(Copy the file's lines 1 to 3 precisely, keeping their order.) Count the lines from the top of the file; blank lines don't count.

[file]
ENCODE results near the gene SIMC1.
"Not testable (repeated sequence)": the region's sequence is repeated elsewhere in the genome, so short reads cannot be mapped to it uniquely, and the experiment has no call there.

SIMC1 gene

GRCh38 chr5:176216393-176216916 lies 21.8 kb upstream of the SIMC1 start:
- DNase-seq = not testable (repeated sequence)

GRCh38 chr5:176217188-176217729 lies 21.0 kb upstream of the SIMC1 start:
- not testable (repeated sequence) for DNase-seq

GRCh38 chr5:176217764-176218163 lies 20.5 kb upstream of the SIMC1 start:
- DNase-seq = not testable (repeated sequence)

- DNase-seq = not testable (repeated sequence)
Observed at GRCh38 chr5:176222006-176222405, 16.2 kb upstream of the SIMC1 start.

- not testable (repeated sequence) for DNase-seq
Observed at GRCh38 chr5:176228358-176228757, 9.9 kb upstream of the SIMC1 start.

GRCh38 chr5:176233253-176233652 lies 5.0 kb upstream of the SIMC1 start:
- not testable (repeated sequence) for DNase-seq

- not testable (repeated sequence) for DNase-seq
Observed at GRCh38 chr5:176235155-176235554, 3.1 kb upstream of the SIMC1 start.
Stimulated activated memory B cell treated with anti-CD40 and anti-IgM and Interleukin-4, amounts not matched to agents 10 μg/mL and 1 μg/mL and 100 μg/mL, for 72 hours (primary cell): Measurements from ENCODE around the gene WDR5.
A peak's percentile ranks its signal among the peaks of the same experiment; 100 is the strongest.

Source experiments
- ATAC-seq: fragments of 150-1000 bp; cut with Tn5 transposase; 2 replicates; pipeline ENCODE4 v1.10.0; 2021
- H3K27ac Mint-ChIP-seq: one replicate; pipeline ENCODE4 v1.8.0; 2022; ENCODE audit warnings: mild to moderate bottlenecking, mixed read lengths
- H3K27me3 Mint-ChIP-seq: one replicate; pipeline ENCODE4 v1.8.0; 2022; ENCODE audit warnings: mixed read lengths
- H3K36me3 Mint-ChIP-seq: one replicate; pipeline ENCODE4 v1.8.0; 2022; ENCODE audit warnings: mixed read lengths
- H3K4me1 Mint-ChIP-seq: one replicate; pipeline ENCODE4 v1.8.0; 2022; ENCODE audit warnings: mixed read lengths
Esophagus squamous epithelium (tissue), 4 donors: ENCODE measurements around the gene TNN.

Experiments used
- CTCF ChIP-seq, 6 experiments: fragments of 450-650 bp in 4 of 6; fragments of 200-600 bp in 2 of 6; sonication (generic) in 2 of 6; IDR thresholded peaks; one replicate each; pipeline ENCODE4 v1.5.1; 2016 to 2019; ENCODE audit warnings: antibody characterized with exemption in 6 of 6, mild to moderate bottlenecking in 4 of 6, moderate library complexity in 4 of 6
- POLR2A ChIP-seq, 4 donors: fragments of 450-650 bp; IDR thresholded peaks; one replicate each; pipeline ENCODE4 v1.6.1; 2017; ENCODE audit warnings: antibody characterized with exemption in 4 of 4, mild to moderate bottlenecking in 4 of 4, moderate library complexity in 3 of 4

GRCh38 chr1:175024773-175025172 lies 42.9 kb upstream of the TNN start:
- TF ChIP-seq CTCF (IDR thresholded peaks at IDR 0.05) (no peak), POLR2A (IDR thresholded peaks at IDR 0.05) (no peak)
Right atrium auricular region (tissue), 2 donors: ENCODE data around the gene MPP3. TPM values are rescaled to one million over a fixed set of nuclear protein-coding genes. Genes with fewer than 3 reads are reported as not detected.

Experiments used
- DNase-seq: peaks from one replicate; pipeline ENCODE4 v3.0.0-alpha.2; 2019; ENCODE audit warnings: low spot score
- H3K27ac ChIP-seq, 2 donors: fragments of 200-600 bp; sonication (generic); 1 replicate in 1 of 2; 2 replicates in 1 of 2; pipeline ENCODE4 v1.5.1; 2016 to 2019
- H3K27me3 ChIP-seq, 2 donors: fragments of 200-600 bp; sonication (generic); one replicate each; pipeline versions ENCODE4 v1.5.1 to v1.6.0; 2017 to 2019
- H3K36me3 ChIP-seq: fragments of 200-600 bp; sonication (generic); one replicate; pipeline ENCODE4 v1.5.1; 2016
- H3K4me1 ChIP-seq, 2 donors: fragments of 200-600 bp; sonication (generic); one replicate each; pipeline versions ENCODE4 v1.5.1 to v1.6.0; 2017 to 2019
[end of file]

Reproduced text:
ENCODE results near the gene SIMC1.
"Not testable (repeated sequence)": the region's sequence is repeated elsewhere in the genome, so short reads cannot be mapped to it uniquely, and the experiment has no call there.

SIMC1 gene